A few years ago in a flea market I found a VHS movie. I don't remember the title or the director but I do remember the plot and the independent production, which was probably from New York. It was the story of an encounter of two men who left the respective cities where they had been born and raised. The Parisian was trying to escape a Europe that was too closed in on itself and incapable of creative leaps to go to New York, a place to be reborn. The New Yorker, however, exhausted by the rhythms of a city without a soul, wanted to find peace in Paris. I couldn't finish the film because the VHS was damaged.
The next day I returned to the flea market stalls and poking around, I replaced the first film with The Double Life of Veronique by Krzysztof Kieslowski. I watched the movie that same evening. It is the story of two women who live in different places in Europe—Paris and Krakow—and who unconsciously feel each other's emotions. For me, the plot of this film intertwined with that of the two men in search of a better place to live.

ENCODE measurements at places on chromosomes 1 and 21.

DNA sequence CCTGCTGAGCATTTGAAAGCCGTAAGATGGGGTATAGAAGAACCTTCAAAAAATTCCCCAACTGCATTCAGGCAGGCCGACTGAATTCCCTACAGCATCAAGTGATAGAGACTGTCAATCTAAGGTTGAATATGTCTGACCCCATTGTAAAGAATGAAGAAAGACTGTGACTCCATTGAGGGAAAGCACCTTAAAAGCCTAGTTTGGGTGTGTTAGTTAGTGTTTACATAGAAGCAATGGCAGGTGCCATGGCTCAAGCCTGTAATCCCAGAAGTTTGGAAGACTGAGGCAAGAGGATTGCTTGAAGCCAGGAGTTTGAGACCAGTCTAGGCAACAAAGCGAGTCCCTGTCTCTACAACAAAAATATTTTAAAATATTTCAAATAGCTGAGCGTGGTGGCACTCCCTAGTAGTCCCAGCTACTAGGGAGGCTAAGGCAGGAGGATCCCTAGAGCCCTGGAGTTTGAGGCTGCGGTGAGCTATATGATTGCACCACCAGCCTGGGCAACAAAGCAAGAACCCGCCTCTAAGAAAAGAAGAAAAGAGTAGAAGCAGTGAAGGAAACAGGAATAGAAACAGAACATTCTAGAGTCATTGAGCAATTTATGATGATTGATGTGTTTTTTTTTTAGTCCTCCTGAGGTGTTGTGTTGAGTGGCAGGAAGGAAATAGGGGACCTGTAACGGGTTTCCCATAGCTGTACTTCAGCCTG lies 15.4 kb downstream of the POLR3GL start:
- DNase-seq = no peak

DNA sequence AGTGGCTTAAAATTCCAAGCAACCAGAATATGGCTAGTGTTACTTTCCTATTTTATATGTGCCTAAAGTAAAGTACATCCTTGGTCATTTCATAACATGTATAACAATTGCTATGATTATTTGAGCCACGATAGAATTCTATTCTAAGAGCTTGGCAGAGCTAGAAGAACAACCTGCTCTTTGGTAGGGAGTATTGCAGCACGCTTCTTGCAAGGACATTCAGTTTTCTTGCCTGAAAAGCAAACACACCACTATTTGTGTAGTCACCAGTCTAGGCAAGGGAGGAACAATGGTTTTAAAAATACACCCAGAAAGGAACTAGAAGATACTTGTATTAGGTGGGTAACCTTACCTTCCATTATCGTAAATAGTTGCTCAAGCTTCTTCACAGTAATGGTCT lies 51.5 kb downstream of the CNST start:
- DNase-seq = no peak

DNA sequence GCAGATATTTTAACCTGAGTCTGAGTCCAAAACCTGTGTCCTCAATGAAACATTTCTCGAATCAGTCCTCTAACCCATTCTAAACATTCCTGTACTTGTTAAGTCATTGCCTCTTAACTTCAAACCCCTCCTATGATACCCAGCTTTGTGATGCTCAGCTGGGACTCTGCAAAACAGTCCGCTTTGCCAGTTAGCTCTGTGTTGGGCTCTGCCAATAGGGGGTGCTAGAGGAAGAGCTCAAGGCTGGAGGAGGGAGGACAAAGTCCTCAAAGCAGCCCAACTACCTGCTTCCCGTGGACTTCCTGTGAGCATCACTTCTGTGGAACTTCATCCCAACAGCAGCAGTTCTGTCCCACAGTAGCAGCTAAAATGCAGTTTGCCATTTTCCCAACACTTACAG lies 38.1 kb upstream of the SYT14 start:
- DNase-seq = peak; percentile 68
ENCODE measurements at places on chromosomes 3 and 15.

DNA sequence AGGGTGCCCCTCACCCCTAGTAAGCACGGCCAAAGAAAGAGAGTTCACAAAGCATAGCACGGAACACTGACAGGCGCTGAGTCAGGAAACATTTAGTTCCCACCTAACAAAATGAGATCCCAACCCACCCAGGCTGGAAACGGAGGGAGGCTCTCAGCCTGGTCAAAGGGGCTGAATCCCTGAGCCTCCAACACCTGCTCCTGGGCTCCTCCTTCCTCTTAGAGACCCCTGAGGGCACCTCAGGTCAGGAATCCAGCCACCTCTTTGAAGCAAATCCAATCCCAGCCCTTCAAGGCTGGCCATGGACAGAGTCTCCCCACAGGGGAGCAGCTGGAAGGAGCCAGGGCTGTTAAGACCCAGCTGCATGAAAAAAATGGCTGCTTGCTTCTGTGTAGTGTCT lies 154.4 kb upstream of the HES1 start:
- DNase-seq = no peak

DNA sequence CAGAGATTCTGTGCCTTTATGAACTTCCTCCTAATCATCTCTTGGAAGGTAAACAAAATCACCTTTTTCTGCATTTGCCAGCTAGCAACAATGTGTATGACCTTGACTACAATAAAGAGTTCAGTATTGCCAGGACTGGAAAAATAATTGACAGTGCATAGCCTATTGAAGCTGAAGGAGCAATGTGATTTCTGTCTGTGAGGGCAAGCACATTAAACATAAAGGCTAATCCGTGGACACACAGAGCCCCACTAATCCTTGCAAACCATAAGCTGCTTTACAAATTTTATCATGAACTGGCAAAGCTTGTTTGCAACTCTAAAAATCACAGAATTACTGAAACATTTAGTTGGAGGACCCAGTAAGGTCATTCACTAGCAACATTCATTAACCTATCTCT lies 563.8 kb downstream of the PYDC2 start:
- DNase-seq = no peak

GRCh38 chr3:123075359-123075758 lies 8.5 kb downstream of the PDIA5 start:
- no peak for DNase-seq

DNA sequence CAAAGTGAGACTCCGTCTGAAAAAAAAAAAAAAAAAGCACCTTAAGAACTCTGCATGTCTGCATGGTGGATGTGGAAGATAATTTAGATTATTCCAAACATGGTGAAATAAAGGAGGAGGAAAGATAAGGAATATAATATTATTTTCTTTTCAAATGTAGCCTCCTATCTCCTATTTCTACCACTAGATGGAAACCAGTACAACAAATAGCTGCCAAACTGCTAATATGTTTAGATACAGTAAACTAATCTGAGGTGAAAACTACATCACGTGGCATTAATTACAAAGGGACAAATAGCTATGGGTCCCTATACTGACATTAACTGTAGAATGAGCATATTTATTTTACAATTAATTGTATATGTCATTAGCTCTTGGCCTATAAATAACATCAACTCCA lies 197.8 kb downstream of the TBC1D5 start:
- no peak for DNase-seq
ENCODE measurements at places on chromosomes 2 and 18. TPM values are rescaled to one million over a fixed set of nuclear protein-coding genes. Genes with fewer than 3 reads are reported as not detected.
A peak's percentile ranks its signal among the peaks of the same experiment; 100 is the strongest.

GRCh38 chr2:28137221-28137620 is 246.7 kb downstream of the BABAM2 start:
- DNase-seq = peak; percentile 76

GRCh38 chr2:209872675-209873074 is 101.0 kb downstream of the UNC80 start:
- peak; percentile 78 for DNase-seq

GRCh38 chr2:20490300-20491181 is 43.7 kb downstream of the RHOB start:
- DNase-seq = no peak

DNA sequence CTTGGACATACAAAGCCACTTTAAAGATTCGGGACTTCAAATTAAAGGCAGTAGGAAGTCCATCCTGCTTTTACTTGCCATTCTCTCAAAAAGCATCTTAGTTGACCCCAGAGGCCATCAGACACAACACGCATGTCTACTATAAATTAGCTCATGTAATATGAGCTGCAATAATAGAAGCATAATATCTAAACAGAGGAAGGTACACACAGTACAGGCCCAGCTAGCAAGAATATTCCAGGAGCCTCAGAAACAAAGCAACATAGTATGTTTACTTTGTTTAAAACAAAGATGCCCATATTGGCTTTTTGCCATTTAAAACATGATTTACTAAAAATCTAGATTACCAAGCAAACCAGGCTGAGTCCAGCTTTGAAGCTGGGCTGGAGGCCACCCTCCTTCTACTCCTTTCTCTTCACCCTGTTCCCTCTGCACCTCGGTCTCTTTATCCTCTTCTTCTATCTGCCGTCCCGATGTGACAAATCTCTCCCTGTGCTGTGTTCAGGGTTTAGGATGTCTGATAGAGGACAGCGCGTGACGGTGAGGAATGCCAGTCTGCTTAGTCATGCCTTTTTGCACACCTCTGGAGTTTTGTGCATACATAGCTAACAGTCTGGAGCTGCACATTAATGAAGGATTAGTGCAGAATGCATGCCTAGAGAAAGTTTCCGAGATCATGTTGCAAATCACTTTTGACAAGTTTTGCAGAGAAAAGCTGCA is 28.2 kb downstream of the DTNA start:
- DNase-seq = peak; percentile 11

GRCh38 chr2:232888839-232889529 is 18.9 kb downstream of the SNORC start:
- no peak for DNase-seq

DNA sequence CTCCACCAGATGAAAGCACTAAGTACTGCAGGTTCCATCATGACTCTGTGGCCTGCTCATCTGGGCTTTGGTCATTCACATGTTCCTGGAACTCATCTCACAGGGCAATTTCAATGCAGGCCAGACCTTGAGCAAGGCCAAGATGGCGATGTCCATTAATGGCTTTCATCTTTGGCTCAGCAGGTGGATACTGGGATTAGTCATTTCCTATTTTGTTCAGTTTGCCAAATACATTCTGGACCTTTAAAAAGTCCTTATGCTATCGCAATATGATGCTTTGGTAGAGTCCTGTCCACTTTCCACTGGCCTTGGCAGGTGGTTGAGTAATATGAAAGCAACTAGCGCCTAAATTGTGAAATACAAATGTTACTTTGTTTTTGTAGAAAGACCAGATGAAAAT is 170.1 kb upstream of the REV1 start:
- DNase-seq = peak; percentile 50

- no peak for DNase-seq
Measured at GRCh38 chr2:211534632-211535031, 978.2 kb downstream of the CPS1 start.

The human impulses in these two films unsettle all political and geographic logic. I selected the images for the Project Heracles with the idea of Kieslowski's film in mind: people who live in different places who nourish each other reciprocally in search of a better place to live.
People who do not necessarily help or rescue each other, but, without knowing it, exchange pure and simple emotions.
Postcard #85. [top] Technicians call them the "physiological dead" as if they were almost natural. For these lost souls, Gu Junchen imagined a ship- refuge to host people who need it. At the center, a dome for any kind of religious worship. This Kharon, that had never been imagined, has today become a necessity: an emergency ship that can save souls who are being swallowed up in silence.
I selected the images for the Project Heracles with the idea of Kieslowski's film in mind: people who live in different places who nourish each other reciprocally in search of a better place to live.
Salvatore D'Agostino, curator at Wilfing Architettura